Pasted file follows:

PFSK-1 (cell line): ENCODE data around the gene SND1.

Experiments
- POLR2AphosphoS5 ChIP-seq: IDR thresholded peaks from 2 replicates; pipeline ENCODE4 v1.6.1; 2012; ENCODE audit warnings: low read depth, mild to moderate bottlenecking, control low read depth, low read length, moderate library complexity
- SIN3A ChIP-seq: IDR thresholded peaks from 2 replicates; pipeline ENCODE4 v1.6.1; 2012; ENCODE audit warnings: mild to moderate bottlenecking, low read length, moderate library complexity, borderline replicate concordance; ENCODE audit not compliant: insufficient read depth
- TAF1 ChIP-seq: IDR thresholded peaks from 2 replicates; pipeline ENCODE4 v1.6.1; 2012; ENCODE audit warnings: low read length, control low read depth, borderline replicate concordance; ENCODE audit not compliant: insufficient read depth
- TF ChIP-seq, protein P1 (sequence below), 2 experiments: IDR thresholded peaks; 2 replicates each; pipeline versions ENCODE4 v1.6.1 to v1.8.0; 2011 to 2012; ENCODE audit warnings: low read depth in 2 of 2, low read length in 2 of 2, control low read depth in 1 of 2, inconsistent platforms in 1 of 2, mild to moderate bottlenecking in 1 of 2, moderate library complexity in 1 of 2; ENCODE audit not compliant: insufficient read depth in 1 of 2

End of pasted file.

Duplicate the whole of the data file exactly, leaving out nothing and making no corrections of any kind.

PFSK-1 (cell line): ENCODE data around the gene SND1.

Experiments
- POLR2AphosphoS5 ChIP-seq: IDR thresholded peaks from 2 replicates; pipeline ENCODE4 v1.6.1; 2012; ENCODE audit warnings: low read depth, mild to moderate bottlenecking, control low read depth, low read length, moderate library complexity
- SIN3A ChIP-seq: IDR thresholded peaks from 2 replicates; pipeline ENCODE4 v1.6.1; 2012; ENCODE audit warnings: mild to moderate bottlenecking, low read length, moderate library complexity, borderline replicate concordance; ENCODE audit not compliant: insufficient read depth
- TAF1 ChIP-seq: IDR thresholded peaks from 2 replicates; pipeline ENCODE4 v1.6.1; 2012; ENCODE audit warnings: low read length, control low read depth, borderline replicate concordance; ENCODE audit not compliant: insufficient read depth
- TF ChIP-seq, protein P1 (sequence below), 2 experiments: IDR thresholded peaks; 2 replicates each; pipeline versions ENCODE4 v1.6.1 to v1.8.0; 2011 to 2012; ENCODE audit warnings: low read depth in 2 of 2, low read length in 2 of 2, control low read depth in 1 of 2, inconsistent platforms in 1 of 2, mild to moderate bottlenecking in 1 of 2, moderate library complexity in 1 of 2; ENCODE audit not compliant: insufficient read depth in 1 of 2